Whose Neighbor Am I? Part II
Text: Luke 10:25-37 | Listen to Message
Christ’s Neighborly Love
In Part I, we saw 4 qualities of Christ-like neighborliness that are illustrated by Jesus’ parable of The Good Samaritan: a good neighbor sees, feels, risks, and sacrifices. Furthermore, the truly compassionate understand that “neighbor” is not something you have but something you are.
But, strictly speaking, these good principles are not good news. You see, most of us do not instinctively act this way toward our neighbors – and none of us treat all of our neighbors this way all of the time. In the area of loving our neighbors as ourselves, we all fall short of what God requires. That’s bad news. And that’s why Part I has to have a Part II.
This is why the context of the parable of The Good Samaritan is so important. A lawyer – a religious expert in the Torah – asks Jesus what he has to do to inherit eternal life. It’s an absurd, self-contradictory question on its face! You don’t do anything to earn an inheritance; an inheritance is a gift based on an unearned status. Nevertheless, he and Jesus seem to agree that a person could theoretically inherit eternal life if he loved God and neighbor perfectly. (The real point being that, since no one can come even close to perfection, obviously salvation must be by grace – or not at all.)
The lawyer doesn’t like where this conversation is headed, so he tries to justify himself: “Okay, so I have to love my neighbor as myself…but who is my neighbor?” He wants to define the Law in the narrowest terms and limit the scope of “neighbor” to some form of love he thinks is doable.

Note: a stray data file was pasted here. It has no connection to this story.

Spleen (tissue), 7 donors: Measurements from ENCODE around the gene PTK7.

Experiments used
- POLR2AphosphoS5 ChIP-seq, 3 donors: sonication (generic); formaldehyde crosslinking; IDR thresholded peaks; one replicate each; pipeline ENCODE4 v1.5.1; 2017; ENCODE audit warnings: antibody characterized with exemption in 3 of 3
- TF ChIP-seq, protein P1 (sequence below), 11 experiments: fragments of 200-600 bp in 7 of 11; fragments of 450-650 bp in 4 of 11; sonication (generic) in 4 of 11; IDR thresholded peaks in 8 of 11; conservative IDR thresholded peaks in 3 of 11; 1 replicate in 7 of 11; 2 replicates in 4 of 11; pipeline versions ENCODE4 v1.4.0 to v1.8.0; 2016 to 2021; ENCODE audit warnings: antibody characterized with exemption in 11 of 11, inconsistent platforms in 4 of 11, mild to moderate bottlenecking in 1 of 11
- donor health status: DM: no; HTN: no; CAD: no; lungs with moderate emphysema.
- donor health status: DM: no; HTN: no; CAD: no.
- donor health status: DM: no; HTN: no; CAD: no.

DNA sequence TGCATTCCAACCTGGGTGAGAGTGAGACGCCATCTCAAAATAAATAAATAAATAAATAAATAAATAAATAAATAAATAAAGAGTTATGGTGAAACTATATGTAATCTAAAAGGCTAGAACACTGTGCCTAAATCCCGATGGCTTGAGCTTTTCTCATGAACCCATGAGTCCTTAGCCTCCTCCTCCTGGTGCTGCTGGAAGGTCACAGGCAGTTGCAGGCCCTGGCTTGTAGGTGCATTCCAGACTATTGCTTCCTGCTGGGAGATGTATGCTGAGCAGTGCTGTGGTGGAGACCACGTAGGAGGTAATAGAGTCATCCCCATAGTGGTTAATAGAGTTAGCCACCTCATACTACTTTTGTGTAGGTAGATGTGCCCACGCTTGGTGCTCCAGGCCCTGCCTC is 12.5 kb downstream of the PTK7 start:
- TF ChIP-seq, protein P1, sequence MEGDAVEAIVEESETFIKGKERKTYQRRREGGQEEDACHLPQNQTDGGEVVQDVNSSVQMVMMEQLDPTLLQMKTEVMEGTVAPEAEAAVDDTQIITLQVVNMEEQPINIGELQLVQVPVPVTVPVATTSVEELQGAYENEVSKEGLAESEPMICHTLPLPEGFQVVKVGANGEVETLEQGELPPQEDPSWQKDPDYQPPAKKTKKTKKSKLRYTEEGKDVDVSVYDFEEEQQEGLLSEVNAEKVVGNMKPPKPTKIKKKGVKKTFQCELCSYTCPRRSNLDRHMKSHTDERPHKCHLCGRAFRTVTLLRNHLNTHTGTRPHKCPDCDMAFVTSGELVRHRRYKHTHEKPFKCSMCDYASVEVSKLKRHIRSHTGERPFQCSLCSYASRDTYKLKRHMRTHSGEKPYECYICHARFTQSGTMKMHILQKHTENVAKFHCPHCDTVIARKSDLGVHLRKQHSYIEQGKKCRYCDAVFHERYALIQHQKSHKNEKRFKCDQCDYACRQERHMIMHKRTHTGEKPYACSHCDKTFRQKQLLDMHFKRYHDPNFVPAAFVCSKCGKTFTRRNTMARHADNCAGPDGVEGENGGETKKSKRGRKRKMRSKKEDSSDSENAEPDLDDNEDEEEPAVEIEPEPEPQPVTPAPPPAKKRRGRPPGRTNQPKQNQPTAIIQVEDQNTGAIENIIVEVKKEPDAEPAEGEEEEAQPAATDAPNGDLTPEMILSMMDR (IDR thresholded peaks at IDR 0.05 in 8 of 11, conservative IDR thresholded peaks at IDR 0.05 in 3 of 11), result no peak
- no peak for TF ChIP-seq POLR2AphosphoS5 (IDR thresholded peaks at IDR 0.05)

So the real reason for Jesus’ parable is not primarily to give us four ways to be a good neighbor. The reason, in context, is to show us just how expansive the law of love really is – and to help us come to grips with the reality that we simply cannot be saved by self-effort!
But there’s another point to the parable as well. Though we can’t be saved by our imperfect love for others, we can be saved by another’s perfect love for us.
See, the whole parable points ultimately to the love of Jesus himself. Jesus is like the Samaritan…except he traveled a much greater distance to help enemies with a much greater need, all at a much greater cost to himself. We were not half dead in our sins, we were completely dead. And Jesus did not risk his life to rescue us, he gave his life.
This is the true lesson of The Good Samaritan: we must receive the limitless love of Christ by faith; then and only then can we begin to be the neighbors Christ calls us to be.